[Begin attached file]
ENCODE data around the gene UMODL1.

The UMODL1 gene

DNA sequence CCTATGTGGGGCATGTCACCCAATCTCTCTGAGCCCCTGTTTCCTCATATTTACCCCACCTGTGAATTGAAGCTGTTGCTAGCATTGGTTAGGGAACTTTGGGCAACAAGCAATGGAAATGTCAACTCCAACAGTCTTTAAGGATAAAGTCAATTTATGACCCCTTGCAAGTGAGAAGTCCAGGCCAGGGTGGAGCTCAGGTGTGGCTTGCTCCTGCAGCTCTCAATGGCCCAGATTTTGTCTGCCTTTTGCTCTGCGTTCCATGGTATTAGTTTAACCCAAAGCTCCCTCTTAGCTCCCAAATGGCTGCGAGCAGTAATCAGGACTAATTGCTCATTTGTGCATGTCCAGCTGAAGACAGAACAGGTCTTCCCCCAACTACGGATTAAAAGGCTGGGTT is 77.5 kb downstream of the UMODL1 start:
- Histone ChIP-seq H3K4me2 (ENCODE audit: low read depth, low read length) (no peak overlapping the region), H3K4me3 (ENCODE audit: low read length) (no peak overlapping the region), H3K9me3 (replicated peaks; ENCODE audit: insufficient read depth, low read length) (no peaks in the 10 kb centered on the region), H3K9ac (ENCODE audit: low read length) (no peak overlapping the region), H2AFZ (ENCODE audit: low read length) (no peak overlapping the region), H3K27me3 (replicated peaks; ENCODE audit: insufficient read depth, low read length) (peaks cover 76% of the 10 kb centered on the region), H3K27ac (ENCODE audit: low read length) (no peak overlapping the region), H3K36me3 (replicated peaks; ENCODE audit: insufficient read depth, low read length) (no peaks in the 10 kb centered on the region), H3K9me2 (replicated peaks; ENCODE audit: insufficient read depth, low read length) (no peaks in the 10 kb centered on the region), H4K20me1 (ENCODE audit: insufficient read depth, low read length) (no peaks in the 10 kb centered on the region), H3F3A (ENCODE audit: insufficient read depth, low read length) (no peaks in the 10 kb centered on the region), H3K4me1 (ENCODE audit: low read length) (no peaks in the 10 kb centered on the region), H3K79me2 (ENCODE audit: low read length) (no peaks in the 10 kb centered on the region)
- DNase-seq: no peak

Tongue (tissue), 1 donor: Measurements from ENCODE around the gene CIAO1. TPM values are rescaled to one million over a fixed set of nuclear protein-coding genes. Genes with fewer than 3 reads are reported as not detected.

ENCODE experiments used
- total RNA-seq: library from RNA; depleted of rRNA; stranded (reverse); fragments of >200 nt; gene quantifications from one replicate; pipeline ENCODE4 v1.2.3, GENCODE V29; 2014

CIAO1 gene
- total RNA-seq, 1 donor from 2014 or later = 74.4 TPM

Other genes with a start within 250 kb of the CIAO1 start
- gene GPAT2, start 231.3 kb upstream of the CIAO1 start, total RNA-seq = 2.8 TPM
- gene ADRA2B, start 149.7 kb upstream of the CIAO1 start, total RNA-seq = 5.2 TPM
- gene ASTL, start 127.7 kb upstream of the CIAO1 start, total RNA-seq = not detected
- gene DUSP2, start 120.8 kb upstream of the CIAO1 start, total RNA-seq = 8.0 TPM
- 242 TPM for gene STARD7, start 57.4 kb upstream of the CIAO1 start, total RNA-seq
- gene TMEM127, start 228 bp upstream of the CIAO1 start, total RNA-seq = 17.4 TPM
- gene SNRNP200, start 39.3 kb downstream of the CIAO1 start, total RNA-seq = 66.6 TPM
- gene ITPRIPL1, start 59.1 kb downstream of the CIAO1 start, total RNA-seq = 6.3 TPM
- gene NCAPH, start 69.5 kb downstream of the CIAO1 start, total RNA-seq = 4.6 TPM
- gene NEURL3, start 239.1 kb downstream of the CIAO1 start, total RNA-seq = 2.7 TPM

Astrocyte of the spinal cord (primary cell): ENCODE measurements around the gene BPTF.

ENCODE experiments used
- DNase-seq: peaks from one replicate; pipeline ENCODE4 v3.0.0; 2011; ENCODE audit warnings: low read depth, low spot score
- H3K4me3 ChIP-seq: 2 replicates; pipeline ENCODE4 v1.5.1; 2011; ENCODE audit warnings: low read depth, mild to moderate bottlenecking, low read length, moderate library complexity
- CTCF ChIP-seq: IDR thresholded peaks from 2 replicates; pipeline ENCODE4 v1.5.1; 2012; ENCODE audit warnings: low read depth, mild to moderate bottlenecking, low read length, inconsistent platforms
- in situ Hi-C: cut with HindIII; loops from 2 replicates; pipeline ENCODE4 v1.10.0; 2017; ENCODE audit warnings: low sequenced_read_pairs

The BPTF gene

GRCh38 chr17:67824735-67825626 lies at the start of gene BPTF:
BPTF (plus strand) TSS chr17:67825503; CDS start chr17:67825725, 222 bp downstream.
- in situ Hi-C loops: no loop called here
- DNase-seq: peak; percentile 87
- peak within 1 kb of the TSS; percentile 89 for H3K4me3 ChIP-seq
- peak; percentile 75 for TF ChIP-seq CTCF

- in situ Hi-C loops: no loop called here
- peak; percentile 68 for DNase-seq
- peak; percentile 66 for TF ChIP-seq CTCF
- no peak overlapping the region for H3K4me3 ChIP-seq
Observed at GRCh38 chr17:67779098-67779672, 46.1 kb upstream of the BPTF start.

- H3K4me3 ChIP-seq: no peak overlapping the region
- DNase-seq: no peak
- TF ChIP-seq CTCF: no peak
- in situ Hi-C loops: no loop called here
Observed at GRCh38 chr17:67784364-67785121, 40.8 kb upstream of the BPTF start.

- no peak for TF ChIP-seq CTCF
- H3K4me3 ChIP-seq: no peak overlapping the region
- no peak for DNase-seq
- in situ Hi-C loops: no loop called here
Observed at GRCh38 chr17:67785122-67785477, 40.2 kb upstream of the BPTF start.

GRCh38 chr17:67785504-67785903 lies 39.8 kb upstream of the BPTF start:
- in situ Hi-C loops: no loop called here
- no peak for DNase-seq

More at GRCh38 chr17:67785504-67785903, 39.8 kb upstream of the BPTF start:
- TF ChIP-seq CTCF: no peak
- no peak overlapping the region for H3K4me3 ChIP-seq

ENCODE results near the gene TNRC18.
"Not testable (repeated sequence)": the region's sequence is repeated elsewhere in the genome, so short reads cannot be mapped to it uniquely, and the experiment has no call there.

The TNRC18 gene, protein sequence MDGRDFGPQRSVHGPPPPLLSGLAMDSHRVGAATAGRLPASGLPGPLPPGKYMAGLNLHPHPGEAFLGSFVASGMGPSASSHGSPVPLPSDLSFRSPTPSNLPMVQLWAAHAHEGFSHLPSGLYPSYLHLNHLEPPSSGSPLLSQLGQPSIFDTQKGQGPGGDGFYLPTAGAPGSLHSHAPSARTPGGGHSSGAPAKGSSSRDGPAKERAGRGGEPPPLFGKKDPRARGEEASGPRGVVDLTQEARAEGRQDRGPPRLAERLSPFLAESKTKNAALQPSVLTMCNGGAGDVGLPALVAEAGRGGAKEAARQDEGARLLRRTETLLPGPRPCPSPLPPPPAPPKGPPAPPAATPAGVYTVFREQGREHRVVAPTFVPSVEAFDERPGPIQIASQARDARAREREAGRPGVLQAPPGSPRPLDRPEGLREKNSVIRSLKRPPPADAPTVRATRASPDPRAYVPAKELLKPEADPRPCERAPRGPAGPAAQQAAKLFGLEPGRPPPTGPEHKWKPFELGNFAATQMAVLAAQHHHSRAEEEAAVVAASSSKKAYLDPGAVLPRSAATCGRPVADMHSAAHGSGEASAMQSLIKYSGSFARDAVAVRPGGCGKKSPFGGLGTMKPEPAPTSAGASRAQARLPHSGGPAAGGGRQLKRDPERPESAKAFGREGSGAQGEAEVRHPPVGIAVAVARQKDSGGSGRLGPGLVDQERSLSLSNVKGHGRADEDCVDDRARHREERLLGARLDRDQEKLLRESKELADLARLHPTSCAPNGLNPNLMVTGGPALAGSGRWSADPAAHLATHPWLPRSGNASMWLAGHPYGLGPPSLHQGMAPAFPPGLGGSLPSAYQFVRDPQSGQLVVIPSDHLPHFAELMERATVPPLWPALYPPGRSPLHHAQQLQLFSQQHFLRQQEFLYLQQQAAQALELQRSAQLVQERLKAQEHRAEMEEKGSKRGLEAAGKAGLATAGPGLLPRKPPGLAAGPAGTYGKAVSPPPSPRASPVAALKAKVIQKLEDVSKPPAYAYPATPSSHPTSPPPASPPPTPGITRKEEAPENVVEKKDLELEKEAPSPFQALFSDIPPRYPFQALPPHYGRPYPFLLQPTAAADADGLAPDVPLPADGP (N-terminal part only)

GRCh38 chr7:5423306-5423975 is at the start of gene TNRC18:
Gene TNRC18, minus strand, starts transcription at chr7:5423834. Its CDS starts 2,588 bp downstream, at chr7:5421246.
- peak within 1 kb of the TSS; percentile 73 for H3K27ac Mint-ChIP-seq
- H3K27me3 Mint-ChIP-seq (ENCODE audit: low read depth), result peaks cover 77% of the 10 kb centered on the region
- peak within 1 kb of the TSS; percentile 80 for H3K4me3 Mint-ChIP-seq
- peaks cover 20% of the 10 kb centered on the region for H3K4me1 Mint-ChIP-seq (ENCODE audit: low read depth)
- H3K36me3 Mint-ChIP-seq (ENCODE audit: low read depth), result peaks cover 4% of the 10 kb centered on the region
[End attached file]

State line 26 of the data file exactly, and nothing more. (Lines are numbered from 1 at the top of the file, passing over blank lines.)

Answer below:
- CTCF ChIP-seq: IDR thresholded peaks from 2 replicates; pipeline ENCODE4 v1.5.1; 2012; ENCODE audit warnings: low read depth, mild to moderate bottlenecking, low read length, inconsistent platforms